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A cancer diagnosis can be one of the most difficult things you encounter in your lifetime. For many, a diagnosis can come out of seemingly nowhere. It's normal to feel anxious or overwhelmed by the uncertainty ahead. While it may feel like a lot is out of your control, knowing what to do next can help you cope and stay positive as you make decisions for your future.
Bring someone with you to your appointments.
When you're newly diagnosed with cancer, it can be difficult to absorb the news, let alone retain any information. Having a family member or friend can ensure that someone else is listening and writing down important information that you'll need in the weeks to come. They'll also be able to offer emotional support as you process your diagnosis. If a loved one is unable to attend in person, we encourage them to participate in the conversation virtually via phone or video.
Ask questions and have an open mind about cancer treatment options.
At your first visit, your doctor will share a lot of details about your cancer, including its size, location, and severity. It's important to ask questions that help you understand your cancer diagnosis so you can confidently make decisions about your care. Consider writing your doctor's responses on paper so that you can reference them later if you need to. Your care team will take all the time they need to answer your questions with realistic but hopeful answers.
Your doctor will also discuss your options for treating cancer, whether it's a cure or symptom relief. Depending on your cancer, your doctor may recommend chemotherapy, radiation, immunotherapy, surgery, innovative clinical trials, or a combination of any of those. To ensure the best possible treatment plan that considers all options, you may meet with a variety of specialists, such as surgical, medical, or radiation oncologists. They'll explain the benefits of your treatment options as well as the potential side effects, taking into account your goals and quality of life.
Sometimes, you may have preconceived opinions about certain treatments. Try to keep an open mind and remember that your doctors will only recommend cancer treatments that are essential in helping you achieve your best outcomes. You'll need to determine what side effects you're willing to tolerate in order to accomplish your treatment goals.
Look to your care team for medical guidance, not the internet.
It can be tempting to go home and look online for information about your cancer type and cancer treatment, but I advise you to take extreme caution in doing so. Even well-meaning friends and family may offer suggestions that don't necessarily apply to you or benefit you. Each cancer case is unique and somebody else's experience may be completely different than yours.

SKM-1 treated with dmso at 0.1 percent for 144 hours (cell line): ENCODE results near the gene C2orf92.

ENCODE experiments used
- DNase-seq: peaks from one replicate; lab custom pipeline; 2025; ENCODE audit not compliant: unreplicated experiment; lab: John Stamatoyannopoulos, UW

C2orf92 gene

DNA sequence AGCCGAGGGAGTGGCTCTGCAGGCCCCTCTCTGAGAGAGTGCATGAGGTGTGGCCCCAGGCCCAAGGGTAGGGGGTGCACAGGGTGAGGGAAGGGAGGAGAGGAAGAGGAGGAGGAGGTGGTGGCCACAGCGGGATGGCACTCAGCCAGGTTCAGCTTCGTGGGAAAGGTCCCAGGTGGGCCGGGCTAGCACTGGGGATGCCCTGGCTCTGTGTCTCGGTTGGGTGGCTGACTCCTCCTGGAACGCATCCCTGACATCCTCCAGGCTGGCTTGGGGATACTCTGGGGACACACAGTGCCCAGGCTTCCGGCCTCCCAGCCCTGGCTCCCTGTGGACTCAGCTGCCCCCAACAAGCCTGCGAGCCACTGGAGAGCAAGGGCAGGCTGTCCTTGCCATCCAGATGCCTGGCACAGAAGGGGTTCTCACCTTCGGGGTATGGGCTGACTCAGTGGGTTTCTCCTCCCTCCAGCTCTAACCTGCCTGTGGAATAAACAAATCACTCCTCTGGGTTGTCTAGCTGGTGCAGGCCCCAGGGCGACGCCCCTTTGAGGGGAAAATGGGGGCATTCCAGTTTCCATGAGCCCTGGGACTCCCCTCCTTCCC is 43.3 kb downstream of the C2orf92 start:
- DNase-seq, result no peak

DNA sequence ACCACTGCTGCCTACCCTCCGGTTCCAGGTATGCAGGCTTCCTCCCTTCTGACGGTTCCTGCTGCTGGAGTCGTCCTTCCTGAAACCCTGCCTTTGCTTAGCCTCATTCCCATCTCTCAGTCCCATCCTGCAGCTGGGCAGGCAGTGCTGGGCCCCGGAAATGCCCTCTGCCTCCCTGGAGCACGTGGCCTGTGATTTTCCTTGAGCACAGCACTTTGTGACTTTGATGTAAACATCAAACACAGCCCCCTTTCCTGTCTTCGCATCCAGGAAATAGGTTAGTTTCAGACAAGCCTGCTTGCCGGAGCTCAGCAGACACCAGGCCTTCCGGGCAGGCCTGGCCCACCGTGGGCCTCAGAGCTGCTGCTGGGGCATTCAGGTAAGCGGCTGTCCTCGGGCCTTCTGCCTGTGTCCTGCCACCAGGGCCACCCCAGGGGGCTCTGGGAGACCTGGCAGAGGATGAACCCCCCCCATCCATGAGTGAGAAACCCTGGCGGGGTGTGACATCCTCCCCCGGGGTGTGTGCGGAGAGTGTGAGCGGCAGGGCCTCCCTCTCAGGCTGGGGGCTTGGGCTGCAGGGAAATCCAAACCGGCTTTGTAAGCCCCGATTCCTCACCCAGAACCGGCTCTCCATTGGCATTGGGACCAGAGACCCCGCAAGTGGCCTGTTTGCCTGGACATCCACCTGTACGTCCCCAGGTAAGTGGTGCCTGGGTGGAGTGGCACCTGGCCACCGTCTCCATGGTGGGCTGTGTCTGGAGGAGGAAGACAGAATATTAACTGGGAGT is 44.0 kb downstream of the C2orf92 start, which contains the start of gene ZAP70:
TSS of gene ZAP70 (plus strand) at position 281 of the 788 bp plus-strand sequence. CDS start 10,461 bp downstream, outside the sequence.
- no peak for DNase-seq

Enlist the help of family and friends.
Sometimes I have patients who prefer to keep their cancer diagnosis private. While this may be appropriate in some instances, the more support you can get, the better you can cope. Cancer treatment often involves a significant investment of time, finances, and emotions from you and your entire family. Whether you need a ride, dinner, childcare, or other practical support, allowing your loved ones to ease your burden a bit can help you to focus on healing.
Make healthy lifestyle changes.
For some, the day a doctor diagnoses them with cancer is a positive turning point in their life. Making lifestyle changes, like quitting smoking or becoming a vegetarian, can make you feel better in the short term and also positively affect your health in the long run. Exercise, yoga, or meditation could also help to alleviate stress, which can lead to better cancer treatment outcomes. You don't have to overhaul your life in a day, but making small, gradual changes one day at a time can help you feel more in control.
Consider proximity when choosing where to go for cancer care.
When you're getting cancer treatment, you want the best doctors and individualized treatment options that are designed for you. While there are rare forms of cancer that may benefit from treatment at a famous medical center, most types of cancer are treatable at community-based hospitals that are conveniently located close to where you live and work with your support network nearby.
At MedStar Southern Maryland Hospital Center, we're part of the MedStar Georgetown Cancer Institute, which combines medical expertise, the latest therapies, and research across MedStar Health. Here, we're able to treat most types of cancer with a team approach that involves experts across disciplines under the same roof. If you're seeking cancer care in the area, you won't need to travel far to get personalized attention and treatment from an outstanding team that will feel like your second family.